FDR would go on to win the American presidency in 1933 and it marked the beginning of a great period of change in history. 

Eleanor instantly became a hit with the press, soon becoming a popular and beloved figure in the American media. She encouraged the American public to write to her and dedicated herself to serving her country. She became famous for hosting her own press conferences in which she only allowed female journalists to attend and report on what she discussed. Before her marriage, Eleanor herself had her own career as an activist and journalist so she understood how difficult it was to create a name for oneself in society as a career woman. 

She used her status as First Lady to fight for the rights of the “little people”, and was a major advocate for civil rights. Unlike many of her peers, she was willing to take a stand against this injustice, even had a price placed on her head by the KKK because of her activism and was called a communist by some for her outspokenness on the topic of racial equality. 

As Eleanor was such a beloved figure in American society, it was decided by FDR’s cabinet that she would be the one to announce America’s entrance into World War II. Despite the fact that all of her sons fought in the war, Eleanor herself did not agree with war but did her duty to her husband and her country by supporting both. She visited wounded American soldiers in war zones and her popularity only increased as the American people saw her at the frontlines and supporting her nation. 

In April 1945, FDR passed away from complications due to pneumonia meaning that Eleanor Roosevelt’s time in the White House had come to an end. The American people not only mourned the death of their president, but they also mourned the fact that Eleanor would be leaving the White House. Her popularity continued to endure even after her time as First Lady was over and she remained such a beloved American icon that her husband’s successor Harry Truman asked her to join the United Nations and in 1946 she became the first chair of the subcommittee for human rights, a dream of the Roosevelt’s for many years.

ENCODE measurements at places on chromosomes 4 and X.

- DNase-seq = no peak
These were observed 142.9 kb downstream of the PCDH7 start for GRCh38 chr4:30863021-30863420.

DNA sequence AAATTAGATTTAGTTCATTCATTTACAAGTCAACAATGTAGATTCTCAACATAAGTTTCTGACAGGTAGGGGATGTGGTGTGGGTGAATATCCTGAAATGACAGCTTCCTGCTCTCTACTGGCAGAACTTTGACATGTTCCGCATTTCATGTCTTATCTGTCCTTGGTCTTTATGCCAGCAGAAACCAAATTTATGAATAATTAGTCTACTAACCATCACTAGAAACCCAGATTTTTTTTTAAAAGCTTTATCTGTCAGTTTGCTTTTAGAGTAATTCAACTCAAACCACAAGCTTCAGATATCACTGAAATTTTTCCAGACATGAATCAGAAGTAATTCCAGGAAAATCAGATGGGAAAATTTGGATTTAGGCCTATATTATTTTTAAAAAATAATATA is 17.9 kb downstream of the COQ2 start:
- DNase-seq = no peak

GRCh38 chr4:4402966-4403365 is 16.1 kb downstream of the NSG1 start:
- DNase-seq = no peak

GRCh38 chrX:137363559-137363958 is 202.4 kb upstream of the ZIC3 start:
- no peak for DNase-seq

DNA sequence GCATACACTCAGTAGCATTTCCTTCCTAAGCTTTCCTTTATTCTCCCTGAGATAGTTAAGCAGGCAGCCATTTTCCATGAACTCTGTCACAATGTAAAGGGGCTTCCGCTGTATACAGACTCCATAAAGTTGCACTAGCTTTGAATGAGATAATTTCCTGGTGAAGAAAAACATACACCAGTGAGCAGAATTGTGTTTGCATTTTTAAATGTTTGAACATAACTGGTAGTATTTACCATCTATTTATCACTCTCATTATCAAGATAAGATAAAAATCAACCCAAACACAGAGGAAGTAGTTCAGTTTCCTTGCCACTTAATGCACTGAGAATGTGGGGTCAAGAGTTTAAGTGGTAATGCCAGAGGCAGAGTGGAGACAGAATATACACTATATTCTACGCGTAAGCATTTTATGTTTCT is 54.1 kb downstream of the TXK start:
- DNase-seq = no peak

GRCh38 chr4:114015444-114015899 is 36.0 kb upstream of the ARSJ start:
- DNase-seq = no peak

One of her greatest achievements ever was the passing of the Universal Declaration of Human Rights in 1948, a culmination of everything Eleanor had ever fought for. 

Everything Eleanor Roosevelt did throughout her life exemplified greatness. The fight for social and racial equality that Eleanor participated in still resonates in society today. Her legacy endures to this day and continues to inspire young women everywhere, proving that if you have the courage and conviction of your thoughts and actions, anything you set your mind to is possible.

Katie Hayes is Managing Editor for The Hub. She can be contacted at hayesc@emmanuel.edu.